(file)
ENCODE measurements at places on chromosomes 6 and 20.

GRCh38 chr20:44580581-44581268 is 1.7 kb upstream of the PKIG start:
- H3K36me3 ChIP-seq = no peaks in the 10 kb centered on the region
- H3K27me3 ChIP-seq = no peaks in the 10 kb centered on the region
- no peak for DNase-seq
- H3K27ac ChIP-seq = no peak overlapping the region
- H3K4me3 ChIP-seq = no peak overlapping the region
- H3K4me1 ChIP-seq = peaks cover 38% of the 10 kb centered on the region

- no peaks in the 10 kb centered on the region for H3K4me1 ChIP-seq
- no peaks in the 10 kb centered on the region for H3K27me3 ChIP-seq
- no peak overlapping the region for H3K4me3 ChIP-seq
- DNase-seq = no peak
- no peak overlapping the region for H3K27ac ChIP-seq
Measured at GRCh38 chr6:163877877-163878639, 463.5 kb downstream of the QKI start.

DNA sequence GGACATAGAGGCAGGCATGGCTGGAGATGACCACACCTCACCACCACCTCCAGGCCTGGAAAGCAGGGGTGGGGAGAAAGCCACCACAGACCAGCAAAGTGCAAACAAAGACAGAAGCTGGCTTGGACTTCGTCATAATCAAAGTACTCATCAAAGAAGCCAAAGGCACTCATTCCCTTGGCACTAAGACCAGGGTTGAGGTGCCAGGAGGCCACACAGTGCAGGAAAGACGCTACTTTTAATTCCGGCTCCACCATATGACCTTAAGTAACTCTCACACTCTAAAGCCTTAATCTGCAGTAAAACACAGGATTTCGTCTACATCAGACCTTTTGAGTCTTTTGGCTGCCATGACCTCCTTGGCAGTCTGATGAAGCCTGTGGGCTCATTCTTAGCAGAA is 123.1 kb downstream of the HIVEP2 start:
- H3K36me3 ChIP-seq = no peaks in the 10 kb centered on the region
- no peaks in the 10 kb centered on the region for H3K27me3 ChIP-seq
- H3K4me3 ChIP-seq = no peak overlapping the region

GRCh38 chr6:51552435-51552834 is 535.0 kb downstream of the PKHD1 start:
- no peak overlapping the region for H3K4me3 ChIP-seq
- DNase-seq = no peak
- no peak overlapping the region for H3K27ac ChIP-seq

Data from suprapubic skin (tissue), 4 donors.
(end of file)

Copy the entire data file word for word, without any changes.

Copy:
ENCODE measurements at places on chromosomes 6 and 20.

GRCh38 chr20:44580581-44581268 is 1.7 kb upstream of the PKIG start:
- H3K36me3 ChIP-seq = no peaks in the 10 kb centered on the region
- H3K27me3 ChIP-seq = no peaks in the 10 kb centered on the region
- no peak for DNase-seq
- H3K27ac ChIP-seq = no peak overlapping the region
- H3K4me3 ChIP-seq = no peak overlapping the region
- H3K4me1 ChIP-seq = peaks cover 38% of the 10 kb centered on the region

- no peaks in the 10 kb centered on the region for H3K4me1 ChIP-seq
- no peaks in the 10 kb centered on the region for H3K27me3 ChIP-seq
- no peak overlapping the region for H3K4me3 ChIP-seq
- DNase-seq = no peak
- no peak overlapping the region for H3K27ac ChIP-seq
Measured at GRCh38 chr6:163877877-163878639, 463.5 kb downstream of the QKI start.

DNA sequence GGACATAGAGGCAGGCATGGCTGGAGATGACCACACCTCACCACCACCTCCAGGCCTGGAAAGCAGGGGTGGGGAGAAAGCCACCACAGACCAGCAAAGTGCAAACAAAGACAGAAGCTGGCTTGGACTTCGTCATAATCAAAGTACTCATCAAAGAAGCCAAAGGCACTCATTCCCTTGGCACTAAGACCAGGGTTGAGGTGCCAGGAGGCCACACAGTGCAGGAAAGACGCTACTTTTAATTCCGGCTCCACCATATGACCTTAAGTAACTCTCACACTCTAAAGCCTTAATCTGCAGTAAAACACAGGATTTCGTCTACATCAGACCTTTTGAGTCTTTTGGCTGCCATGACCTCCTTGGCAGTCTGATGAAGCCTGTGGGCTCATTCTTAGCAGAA is 123.1 kb downstream of the HIVEP2 start:
- H3K36me3 ChIP-seq = no peaks in the 10 kb centered on the region
- no peaks in the 10 kb centered on the region for H3K27me3 ChIP-seq
- H3K4me3 ChIP-seq = no peak overlapping the region

GRCh38 chr6:51552435-51552834 is 535.0 kb downstream of the PKHD1 start:
- no peak overlapping the region for H3K4me3 ChIP-seq
- DNase-seq = no peak
- no peak overlapping the region for H3K27ac ChIP-seq

Data from suprapubic skin (tissue), 4 donors.